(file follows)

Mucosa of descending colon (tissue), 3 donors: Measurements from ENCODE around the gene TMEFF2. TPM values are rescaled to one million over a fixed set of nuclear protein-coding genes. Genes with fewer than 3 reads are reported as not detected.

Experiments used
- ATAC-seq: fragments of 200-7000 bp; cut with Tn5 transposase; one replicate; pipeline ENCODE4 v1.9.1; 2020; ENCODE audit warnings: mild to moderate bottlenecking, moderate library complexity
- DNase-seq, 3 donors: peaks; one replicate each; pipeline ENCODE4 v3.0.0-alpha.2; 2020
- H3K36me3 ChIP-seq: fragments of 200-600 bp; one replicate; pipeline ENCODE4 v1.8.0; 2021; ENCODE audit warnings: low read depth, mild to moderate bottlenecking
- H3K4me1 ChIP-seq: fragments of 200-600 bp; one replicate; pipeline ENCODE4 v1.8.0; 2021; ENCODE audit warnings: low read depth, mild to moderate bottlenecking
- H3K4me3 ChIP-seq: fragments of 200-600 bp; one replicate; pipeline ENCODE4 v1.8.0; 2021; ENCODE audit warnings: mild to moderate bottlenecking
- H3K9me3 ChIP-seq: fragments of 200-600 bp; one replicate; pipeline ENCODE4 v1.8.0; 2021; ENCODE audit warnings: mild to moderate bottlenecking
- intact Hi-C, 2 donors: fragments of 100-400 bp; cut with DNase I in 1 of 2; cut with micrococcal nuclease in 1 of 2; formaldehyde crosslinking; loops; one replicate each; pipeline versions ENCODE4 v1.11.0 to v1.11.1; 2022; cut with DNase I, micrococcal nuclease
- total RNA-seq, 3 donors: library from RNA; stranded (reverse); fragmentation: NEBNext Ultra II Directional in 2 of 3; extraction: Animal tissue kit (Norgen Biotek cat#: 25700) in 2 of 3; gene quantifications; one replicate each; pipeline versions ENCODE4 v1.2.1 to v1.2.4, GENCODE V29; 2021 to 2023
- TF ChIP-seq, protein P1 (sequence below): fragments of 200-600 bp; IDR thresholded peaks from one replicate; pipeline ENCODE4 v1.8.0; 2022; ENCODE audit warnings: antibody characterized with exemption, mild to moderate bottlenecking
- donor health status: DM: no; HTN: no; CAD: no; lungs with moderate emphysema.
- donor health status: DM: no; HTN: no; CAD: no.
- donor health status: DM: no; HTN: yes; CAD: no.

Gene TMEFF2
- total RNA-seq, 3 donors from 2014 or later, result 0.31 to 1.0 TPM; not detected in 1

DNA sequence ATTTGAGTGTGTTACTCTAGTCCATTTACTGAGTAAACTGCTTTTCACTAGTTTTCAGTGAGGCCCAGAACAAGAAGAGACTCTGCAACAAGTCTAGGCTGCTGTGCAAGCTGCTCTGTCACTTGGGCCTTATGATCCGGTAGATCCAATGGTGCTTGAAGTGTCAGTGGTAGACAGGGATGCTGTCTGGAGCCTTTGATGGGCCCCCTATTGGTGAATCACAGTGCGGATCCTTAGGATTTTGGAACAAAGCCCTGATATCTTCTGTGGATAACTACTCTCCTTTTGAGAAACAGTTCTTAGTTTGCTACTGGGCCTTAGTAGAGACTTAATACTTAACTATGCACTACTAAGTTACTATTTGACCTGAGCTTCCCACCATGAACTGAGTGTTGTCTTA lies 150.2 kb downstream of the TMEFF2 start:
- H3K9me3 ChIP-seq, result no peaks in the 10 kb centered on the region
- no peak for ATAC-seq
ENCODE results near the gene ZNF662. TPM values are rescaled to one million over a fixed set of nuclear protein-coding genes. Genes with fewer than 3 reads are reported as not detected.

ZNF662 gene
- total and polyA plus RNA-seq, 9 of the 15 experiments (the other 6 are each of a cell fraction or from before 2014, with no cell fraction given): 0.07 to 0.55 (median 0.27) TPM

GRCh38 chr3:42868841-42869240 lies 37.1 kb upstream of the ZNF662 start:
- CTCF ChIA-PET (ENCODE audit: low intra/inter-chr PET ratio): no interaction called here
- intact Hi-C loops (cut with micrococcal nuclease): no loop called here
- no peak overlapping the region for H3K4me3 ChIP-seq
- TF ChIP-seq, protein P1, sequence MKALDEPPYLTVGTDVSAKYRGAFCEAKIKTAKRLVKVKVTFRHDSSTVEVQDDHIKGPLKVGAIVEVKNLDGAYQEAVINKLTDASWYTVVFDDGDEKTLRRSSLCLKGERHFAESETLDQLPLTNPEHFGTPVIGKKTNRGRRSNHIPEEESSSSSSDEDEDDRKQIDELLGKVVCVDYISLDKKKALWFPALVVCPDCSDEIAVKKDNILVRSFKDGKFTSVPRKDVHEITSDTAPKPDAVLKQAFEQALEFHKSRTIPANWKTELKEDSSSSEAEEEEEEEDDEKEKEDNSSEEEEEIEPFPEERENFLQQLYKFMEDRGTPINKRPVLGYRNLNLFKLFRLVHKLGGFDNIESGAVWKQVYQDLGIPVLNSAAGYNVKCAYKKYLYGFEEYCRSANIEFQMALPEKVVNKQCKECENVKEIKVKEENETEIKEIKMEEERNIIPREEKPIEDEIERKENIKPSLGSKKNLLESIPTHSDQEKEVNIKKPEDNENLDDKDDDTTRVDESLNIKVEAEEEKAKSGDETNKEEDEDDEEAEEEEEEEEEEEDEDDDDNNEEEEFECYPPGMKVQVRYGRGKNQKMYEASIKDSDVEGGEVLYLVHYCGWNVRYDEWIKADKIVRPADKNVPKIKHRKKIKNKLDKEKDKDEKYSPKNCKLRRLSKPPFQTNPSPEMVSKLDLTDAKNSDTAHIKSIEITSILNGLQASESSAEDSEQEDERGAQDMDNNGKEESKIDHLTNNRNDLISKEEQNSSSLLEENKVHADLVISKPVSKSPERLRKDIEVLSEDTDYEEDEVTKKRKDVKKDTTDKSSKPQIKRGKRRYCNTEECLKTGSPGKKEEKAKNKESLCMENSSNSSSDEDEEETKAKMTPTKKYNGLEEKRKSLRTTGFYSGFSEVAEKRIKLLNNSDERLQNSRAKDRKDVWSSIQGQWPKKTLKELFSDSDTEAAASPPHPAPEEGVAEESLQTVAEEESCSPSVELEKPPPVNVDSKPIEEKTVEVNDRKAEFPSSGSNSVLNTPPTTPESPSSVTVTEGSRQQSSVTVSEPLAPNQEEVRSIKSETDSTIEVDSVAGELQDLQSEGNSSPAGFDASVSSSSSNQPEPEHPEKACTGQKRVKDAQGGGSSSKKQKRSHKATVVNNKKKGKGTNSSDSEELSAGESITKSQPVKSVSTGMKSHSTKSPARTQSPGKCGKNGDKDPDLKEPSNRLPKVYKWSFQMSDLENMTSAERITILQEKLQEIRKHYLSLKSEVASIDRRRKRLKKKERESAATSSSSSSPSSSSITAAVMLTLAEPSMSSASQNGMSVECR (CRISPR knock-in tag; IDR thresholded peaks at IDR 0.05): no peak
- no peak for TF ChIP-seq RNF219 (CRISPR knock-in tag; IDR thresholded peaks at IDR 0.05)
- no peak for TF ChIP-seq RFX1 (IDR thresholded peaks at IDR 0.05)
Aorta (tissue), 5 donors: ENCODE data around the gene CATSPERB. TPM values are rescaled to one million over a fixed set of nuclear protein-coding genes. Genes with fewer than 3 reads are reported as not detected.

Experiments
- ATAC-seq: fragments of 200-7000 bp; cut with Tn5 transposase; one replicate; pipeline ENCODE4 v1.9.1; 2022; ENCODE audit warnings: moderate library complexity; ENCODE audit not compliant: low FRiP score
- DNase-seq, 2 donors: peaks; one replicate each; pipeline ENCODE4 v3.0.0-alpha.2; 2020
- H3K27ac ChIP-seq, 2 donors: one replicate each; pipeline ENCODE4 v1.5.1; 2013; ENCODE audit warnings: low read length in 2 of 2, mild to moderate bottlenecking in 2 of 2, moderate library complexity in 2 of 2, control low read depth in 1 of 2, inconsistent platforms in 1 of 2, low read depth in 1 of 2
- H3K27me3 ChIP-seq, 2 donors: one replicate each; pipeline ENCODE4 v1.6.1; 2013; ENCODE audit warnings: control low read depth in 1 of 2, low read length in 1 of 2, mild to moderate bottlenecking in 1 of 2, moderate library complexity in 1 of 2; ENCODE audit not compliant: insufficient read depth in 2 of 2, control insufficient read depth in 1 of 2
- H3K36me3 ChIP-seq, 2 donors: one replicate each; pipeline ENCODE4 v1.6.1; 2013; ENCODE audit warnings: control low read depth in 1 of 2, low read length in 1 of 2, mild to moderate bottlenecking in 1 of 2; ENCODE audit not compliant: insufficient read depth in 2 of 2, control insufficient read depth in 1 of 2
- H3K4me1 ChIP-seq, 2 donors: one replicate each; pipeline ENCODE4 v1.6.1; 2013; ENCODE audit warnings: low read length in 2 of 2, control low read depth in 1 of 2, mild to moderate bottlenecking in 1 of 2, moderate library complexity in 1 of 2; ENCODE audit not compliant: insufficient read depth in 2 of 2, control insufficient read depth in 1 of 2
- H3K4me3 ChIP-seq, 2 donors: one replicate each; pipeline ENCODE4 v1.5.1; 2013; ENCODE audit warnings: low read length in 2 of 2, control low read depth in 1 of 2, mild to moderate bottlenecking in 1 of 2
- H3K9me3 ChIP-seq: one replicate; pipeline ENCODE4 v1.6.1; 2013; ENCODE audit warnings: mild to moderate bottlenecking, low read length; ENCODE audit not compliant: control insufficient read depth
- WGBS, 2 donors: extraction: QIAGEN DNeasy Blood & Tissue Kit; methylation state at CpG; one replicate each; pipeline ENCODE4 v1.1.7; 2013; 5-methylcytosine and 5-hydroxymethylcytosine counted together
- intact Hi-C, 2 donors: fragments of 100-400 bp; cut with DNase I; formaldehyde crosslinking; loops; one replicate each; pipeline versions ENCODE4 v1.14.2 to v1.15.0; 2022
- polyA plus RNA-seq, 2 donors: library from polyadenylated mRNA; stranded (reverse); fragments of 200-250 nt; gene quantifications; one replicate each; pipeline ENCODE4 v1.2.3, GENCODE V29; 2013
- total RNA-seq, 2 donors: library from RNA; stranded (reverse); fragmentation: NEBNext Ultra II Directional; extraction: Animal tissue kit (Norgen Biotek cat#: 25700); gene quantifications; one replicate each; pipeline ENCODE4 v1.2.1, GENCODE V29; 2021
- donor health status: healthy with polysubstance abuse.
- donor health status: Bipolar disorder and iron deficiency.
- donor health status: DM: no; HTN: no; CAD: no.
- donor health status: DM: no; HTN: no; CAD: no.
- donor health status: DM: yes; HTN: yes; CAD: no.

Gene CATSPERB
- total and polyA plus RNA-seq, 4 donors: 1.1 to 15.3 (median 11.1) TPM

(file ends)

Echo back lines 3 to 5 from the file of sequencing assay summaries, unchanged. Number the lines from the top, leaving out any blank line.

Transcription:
- ATAC-seq: fragments of 200-7000 bp; cut with Tn5 transposase; one replicate; pipeline ENCODE4 v1.9.1; 2020; ENCODE audit warnings: mild to moderate bottlenecking, moderate library complexity
- DNase-seq, 3 donors: peaks; one replicate each; pipeline ENCODE4 v3.0.0-alpha.2; 2020
- H3K36me3 ChIP-seq: fragments of 200-600 bp; one replicate; pipeline ENCODE4 v1.8.0; 2021; ENCODE audit warnings: low read depth, mild to moderate bottlenecking